Principles: Life and Work
Before I begin telling you what I think, I want to establish that I’m a “dumb shit” who doesn’t know much relative to what I need to know. Whatever success I’ve had in life has had more to do with my knowing how to deal with my not knowing than anything I know. The most important thing I learned is an approach to life based on principles that helps me find out what’s true and what to do about it.
I’m passing along these principles because I am now at the stage in my life in which I want to help others be successful rather than to be more successful myself. Because these principles have helped me and others so much, I want to share them with you. It’s up to you to decide how valuable they really are and what, if anything, you want to do with them.
Principles are fundamental truths that serve as the foundations for behavior that gets you what you want out of life. They can be applied again and again in similar situations to help you achieve your goals.
Every day, each of us is faced with a blizzard of situations we must respond to. Without principles we would be forced to react to all the things life throws at us individually, as if we were experiencing each of them for the first time. If instead we classify these situations into types and have good principles for dealing with them, we will make better decisions more quickly and have better lives as a result. Having a good set of principles is like having a good collection of recipes for success. All successful people operate by principles that help them be successful, though what they choose to be successful at varies enormously, so their principles vary.
To be principled means to consistently operate with principles that can be clearly explained. Unfortunately, most people can’t do that. And it’s very rare for people to write their principles down and share them. That is a shame. I would love to know what principles guided Albert Einstein, Steve Jobs, Winston Churchill, Leonardo da Vinci, and others so I could clearly understand what they were going after and how they achieved it and could compare their different approaches. I’d like to know which principles are most important to the politicians who want me to vote for them and to all the other people whose decisions affect me. Do we have common principles that bind us together—as a family, as a community, as a nation, as friends across nations? Or do we have opposing principles that divide us? What are they? Let’s be specific. This is a time when it is especially important for us to be clear about our principles.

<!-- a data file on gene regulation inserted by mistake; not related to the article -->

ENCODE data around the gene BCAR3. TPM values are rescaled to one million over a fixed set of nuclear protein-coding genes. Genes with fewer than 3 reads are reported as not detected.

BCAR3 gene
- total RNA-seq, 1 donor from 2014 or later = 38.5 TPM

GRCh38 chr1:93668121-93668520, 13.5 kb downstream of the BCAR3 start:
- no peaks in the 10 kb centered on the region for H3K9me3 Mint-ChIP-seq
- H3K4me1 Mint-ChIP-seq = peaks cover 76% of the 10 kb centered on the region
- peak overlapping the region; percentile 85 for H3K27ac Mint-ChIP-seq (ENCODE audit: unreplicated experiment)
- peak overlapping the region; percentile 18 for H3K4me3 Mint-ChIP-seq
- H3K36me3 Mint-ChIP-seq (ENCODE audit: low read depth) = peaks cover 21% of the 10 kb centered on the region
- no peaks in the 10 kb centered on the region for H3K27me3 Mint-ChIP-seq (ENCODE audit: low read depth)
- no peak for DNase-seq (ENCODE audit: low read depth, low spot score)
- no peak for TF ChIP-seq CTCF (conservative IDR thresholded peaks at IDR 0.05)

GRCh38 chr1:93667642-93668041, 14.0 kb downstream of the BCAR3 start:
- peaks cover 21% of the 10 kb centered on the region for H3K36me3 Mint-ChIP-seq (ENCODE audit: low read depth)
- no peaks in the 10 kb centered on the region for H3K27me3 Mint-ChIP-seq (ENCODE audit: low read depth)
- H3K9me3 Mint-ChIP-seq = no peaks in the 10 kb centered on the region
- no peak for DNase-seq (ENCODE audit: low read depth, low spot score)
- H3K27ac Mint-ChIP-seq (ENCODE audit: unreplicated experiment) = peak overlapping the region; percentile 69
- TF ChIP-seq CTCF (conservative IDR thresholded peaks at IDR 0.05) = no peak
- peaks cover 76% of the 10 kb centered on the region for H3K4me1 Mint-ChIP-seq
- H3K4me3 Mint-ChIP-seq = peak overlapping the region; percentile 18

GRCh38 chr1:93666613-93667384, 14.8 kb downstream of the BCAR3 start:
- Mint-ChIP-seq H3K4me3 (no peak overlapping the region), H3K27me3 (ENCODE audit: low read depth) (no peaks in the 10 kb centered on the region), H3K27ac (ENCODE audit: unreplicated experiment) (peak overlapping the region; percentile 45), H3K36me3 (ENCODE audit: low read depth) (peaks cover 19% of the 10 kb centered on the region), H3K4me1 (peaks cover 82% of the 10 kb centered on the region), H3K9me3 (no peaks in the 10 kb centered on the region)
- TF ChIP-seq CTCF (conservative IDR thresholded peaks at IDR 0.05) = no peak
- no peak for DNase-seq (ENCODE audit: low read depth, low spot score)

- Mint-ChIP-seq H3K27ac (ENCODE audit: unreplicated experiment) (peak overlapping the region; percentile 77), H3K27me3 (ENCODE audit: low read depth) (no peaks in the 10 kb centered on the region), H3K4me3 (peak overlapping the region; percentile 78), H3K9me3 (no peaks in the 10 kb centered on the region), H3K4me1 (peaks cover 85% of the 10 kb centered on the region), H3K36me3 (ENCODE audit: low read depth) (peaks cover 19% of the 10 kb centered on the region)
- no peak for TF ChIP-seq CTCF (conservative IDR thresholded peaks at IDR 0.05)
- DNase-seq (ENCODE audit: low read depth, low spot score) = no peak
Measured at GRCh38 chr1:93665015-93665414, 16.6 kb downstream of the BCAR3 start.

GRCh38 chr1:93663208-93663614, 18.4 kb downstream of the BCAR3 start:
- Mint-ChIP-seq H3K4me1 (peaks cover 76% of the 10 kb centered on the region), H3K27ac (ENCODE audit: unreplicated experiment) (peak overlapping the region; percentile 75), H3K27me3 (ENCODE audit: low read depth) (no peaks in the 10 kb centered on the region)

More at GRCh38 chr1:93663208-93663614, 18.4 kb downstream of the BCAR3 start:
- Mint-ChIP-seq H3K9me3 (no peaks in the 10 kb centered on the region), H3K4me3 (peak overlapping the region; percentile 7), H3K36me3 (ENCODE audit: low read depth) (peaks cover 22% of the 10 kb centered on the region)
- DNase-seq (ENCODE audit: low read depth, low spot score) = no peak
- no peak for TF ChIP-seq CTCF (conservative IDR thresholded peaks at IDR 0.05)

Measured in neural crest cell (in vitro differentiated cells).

My hope is that reading this book will prompt you and others to discover your own principles from wherever you think is best and ideally write them down. Doing that will allow you and others to be clear about what your principles are and understand each other better. It will allow you to refine them as you encounter more experiences and to reflect on them, which will help you make better decisions and be better understood.
|January 6, 2018
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